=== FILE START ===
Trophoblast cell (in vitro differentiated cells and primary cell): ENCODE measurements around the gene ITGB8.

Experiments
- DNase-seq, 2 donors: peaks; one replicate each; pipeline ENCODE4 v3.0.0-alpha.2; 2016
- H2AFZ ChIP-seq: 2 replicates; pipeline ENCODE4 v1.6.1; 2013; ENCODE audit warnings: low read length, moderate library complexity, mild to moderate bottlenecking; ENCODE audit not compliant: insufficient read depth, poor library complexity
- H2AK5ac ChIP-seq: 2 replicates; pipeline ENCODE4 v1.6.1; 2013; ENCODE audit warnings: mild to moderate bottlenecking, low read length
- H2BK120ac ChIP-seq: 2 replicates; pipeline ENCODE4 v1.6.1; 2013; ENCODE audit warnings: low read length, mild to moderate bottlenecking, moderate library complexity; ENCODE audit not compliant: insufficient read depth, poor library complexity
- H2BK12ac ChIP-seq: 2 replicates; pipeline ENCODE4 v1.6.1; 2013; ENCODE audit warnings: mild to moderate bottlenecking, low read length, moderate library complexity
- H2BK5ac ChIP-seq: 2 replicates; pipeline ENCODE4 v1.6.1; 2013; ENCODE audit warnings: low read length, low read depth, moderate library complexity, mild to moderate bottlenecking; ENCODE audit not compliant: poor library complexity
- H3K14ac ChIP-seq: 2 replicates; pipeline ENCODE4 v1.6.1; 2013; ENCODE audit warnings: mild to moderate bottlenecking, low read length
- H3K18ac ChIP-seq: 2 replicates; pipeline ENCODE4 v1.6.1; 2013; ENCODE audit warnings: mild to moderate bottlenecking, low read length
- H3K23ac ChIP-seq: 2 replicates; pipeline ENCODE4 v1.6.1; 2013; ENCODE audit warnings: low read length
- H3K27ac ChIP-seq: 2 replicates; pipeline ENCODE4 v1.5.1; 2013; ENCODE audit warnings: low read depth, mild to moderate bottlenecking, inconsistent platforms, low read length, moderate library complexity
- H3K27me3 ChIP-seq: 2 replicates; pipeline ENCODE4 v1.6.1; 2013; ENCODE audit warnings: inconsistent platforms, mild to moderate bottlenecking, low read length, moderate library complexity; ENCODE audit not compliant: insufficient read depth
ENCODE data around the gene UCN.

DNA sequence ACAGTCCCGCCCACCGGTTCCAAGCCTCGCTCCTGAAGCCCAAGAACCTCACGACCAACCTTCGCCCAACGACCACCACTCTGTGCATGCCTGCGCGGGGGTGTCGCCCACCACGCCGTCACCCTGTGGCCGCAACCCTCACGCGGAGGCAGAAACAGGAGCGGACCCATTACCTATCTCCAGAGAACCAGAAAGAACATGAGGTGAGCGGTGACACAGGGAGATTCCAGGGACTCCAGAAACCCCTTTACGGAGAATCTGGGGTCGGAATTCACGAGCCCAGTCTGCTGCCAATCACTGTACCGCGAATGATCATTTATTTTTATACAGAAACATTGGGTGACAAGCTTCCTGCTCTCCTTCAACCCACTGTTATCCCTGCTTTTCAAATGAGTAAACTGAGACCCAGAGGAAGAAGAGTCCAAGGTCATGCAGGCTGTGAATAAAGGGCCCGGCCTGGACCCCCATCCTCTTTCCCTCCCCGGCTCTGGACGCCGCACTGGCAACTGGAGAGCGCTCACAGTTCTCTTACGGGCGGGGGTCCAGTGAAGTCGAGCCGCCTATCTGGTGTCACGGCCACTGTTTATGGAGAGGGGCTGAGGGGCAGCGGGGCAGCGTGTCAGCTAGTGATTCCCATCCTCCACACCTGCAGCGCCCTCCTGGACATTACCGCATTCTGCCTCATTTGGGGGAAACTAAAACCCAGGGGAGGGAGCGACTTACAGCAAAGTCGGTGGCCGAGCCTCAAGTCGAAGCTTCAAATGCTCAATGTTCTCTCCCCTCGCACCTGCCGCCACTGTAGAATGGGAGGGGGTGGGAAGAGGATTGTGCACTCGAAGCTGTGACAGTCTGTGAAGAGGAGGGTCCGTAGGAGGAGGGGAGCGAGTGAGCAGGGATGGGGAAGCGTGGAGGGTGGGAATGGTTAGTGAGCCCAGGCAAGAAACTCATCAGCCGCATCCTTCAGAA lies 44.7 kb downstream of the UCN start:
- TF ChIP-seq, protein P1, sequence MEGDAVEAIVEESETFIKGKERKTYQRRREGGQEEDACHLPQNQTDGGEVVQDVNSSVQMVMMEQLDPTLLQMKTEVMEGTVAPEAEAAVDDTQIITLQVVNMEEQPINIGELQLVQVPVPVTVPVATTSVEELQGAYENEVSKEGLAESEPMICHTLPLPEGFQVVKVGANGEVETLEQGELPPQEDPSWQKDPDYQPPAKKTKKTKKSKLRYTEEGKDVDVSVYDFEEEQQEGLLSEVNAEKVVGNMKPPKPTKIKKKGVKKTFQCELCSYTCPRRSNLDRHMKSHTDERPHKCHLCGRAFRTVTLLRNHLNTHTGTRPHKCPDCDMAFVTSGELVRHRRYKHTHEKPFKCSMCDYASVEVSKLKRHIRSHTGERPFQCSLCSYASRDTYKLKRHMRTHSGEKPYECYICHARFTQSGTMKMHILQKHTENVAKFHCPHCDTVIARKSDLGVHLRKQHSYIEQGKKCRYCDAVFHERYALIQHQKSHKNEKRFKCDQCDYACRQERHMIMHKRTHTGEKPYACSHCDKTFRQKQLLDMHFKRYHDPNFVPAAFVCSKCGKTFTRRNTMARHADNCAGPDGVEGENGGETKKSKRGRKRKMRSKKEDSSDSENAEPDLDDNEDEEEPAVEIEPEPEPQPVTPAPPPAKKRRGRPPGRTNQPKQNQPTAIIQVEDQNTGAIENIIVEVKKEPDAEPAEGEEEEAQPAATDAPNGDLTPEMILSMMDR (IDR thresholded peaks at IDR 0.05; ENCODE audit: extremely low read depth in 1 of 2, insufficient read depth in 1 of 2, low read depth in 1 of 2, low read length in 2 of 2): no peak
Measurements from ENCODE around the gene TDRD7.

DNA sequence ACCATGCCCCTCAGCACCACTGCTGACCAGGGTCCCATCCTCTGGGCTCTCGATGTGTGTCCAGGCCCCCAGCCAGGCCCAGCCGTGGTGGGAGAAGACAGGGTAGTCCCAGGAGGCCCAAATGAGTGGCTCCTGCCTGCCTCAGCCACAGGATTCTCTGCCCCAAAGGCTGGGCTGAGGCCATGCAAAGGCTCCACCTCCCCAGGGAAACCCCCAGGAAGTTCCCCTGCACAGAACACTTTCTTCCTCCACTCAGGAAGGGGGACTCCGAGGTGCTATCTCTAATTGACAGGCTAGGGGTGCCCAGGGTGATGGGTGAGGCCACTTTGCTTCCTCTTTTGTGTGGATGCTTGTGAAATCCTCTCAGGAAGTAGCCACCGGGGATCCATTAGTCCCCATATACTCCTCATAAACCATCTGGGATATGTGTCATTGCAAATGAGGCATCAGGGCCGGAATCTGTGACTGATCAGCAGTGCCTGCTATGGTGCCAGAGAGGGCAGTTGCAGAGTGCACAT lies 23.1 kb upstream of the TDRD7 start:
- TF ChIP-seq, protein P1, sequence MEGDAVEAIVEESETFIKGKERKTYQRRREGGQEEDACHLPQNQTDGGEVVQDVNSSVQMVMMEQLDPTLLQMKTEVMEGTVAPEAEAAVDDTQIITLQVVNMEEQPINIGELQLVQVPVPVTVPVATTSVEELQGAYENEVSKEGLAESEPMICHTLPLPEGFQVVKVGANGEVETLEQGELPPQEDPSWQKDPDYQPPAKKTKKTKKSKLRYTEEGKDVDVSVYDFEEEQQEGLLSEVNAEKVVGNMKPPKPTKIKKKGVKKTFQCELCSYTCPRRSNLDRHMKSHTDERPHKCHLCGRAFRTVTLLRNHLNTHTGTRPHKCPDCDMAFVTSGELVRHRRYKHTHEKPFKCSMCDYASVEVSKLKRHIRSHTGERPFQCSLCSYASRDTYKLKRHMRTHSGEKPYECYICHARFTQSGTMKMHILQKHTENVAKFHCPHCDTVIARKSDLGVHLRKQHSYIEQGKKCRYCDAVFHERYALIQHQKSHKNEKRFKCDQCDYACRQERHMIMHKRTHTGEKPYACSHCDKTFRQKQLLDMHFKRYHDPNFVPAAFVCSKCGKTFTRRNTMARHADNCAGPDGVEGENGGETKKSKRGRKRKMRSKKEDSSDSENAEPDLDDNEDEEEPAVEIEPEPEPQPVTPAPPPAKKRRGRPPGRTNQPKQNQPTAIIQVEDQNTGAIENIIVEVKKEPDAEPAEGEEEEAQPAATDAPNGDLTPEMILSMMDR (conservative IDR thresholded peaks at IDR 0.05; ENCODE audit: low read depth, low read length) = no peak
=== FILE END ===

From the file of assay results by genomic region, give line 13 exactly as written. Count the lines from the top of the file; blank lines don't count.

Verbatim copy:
- H3K27me3 ChIP-seq: 2 replicates; pipeline ENCODE4 v1.6.1; 2013; ENCODE audit warnings: inconsistent platforms, mild to moderate bottlenecking, low read length, moderate library complexity; ENCODE audit not compliant: insufficient read depth